Staff Reporter 

It can be scary who gets fooled these days

Write to the Point


February 8, 2018

Did you know by paying $46,000 a year and change to attend New York University — sans books, room and board of course which bumps the bite to over $63K — it apparently gives some at least the partial ability to see the future?

There are no guarantees you’ll get to know stock prices early, or see the Powerball numbers in advance, and earning that NYU degree will not guarantee a job that will easily help you pay off the loans it took to earn that knowledge.

What brings about this discussion was a recent video that, depending on point of view — or if you were a parent who saw your kid featured — either made you bend over in laughter, or get sick to your stomach.

And no, there were no clips from Florida beaches and last spring break.

On Tuesday, Jan. 23, a camera from the group Campus Reform poked around the NYU campus near Manhattan’s Greenwich Village, asking how students perceived President Donald Trump’s first State of the Union speech.

As most of us know, the president’s address actually took place a week later on Jan. 30 and has been thoroughly panned by fans and foes alike.

But somehow, certain students were able to comment on something they believed to be true but had not yet happened. Maybe there is more than just music parsing through ear buds as college students drone along, crossing streets full of traffic without a glance?

Listening to the 2-minute, 43-second clip, found at, the piece’s author, Cabot Phillips, prefaced the interviews with a baited hook. Once told that the speech was perceived as “The most racist State of the Union that’s ever happened,” the subjects naturally bit like a large-mouth bass.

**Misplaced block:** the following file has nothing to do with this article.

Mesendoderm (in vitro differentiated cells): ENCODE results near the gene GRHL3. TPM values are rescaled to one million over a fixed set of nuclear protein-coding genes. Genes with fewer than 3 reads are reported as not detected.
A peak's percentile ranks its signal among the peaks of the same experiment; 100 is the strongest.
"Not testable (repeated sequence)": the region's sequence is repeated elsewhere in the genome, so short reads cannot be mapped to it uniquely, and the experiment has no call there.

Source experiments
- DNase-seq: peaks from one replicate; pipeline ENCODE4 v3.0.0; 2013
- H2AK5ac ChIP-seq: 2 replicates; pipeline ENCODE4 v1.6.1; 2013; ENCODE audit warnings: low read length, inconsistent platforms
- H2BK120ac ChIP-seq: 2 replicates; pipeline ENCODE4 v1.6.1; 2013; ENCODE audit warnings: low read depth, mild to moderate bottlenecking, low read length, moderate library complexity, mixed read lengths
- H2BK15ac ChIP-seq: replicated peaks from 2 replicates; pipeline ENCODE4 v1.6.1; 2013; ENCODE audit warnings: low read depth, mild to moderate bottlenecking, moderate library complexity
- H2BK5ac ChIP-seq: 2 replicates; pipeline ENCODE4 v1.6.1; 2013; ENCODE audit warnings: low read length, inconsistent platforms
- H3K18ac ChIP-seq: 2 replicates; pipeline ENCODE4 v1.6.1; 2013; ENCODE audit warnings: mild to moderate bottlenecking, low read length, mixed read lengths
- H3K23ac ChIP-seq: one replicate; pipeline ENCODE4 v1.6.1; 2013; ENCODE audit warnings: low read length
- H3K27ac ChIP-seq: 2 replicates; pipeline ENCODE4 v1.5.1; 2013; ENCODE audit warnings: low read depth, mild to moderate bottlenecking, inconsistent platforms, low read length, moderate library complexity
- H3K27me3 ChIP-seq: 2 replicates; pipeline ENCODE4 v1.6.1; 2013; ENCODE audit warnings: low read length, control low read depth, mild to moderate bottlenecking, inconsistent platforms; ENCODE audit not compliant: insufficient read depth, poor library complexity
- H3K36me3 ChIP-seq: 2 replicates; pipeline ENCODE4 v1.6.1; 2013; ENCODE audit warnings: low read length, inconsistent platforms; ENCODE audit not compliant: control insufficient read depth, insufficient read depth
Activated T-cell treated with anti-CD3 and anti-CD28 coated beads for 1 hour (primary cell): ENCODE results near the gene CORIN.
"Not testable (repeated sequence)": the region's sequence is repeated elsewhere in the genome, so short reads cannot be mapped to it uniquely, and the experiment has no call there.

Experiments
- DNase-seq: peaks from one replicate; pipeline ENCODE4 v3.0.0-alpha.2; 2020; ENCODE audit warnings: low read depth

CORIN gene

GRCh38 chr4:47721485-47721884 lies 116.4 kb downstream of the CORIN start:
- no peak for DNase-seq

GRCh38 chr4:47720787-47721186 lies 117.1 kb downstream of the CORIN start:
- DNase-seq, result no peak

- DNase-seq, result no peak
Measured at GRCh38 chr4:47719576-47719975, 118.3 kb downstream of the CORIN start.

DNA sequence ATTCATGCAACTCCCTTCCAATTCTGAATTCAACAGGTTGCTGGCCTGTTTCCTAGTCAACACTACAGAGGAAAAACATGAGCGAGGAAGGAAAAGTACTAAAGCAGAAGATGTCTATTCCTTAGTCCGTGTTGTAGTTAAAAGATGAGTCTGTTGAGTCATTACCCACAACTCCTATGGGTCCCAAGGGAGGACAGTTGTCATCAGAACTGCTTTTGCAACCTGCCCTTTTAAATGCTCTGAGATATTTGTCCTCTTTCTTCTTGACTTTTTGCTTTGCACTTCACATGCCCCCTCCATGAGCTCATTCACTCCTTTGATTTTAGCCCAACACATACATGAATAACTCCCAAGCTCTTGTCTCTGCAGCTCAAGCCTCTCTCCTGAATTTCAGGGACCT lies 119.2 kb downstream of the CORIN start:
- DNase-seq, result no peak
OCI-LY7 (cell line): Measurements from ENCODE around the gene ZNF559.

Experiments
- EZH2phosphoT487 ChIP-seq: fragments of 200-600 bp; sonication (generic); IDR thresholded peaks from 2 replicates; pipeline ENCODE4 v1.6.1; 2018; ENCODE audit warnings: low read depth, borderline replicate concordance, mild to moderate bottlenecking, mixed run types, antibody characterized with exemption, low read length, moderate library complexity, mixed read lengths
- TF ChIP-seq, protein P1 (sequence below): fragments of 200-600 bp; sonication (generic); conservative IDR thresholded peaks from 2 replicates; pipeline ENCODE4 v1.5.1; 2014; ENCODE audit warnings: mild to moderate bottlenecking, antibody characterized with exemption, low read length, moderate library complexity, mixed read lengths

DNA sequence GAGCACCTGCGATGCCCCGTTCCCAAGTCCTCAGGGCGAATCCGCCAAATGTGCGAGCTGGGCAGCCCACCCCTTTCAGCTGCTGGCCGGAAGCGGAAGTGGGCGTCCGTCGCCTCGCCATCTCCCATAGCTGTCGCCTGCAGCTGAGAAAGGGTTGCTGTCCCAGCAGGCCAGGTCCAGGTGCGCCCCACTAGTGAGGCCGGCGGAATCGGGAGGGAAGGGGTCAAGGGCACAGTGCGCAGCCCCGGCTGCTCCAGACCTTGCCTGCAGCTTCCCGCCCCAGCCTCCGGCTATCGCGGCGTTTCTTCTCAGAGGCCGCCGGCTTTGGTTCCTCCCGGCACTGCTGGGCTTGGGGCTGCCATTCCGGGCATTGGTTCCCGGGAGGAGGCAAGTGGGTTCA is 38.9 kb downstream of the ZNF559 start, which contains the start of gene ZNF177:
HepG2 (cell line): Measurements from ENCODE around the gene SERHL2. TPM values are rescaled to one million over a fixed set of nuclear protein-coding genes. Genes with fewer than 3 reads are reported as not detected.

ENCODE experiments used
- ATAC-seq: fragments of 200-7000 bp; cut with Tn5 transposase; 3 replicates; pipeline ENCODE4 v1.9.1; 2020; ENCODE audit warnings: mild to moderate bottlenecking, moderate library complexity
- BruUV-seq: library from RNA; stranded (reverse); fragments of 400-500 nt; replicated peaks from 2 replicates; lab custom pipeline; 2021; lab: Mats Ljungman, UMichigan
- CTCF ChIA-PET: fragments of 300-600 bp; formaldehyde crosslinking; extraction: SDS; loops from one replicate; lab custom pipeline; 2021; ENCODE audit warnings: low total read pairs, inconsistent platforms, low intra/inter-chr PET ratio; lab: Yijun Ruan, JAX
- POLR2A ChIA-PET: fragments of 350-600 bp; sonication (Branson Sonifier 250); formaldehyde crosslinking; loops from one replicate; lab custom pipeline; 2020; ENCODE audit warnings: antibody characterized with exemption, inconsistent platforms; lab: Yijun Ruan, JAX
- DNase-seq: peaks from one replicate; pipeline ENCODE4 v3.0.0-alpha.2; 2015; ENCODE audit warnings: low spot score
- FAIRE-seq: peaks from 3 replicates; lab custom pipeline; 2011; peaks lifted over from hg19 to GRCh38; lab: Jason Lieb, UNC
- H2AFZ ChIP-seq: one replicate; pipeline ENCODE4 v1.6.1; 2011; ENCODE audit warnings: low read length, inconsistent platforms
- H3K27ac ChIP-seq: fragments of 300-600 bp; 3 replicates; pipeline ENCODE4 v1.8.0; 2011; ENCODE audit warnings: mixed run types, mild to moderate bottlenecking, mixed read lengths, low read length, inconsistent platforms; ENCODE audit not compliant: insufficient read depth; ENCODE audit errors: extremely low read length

The first person, a female, said “I didn’t watch it because I couldn’t bring myself to watch it.” A second female was quick to concur with Phillip’s preface, responding, ”Quite racist, at the very least if not up there with most racist.”

“It’s something that I wouldn’t have expected to happen in, like, our lifetime,” the third female said. A fourth female followed along with the drumbeat. “It is offensive, it, it is crazy, but I’m not shocked by it,” she said.

One of the few male interviewee’s said ”The way he acts, you shouldn’t be acting like that if you’re the leader of the country, regardless of what party you’re in. So that — that frustrates me a lot.”

Mind you, Campus Reform espouses its views right up front on the home page of its website where visitors learn the group is described as, “An American conservative news website focused on higher education.”

No old-fashioned “60 Minutes” gotcha’ from a hidden camera, nor Phillips doing his best Alan Funt with a “Smile, you’re on ‘Candid Camera,” however.

This is not picking on NYU either. Earlier, CR had a bunch of fun with students at Georgetown University in suburban Washington, D.C.

Here students paid $50,547 this past school year to become experts on any number of things, including commenting back in October 2017 on what they thought, or not, about Trump’s tax plan.

“Initially, students were turned off by the president’s tax plan simply because it had his name on it,” wrote Brian Saavedra of the about another Cabot person-on-the-street interview.

One student said, “It’s better for the upper class than anyone else,” with another adding, “It’s probably not the most efficient nor beneficial to the general populace.”

The twist here was when Phillips —with his fingers crossed and telling a “little white lie” — told them the plan was really authored by Sen. Bernie Sanders, the Independent and self-avowed socialist from Vermont.

Now the plan was described as “important,” “positive,” “a good idea” and “beneficial for the country.”

But like that scary movie with a half-dozen plot twists, this pack of Hoyas were informed the tax plan they alternately hated and then loved, actually belonged to Trump.

What does this all say?

Plenty, but a 2016 report from National Public Radio on a study out of Stanford University seemed to sum it up well.

Researchers found that “Students from middle school to college struggled to distinguish ads from articles, neutral sources from biased ones and fake accounts from real ones.” It concluded that the results were “dismaying,” “bleak” and “[a] threat to democracy.”

“If the children are the future, the future might be very ill-informed,” the NPR article said.

And who is deemed the most-scary and threatening to the future these days?

Paul Delaney can be reached at


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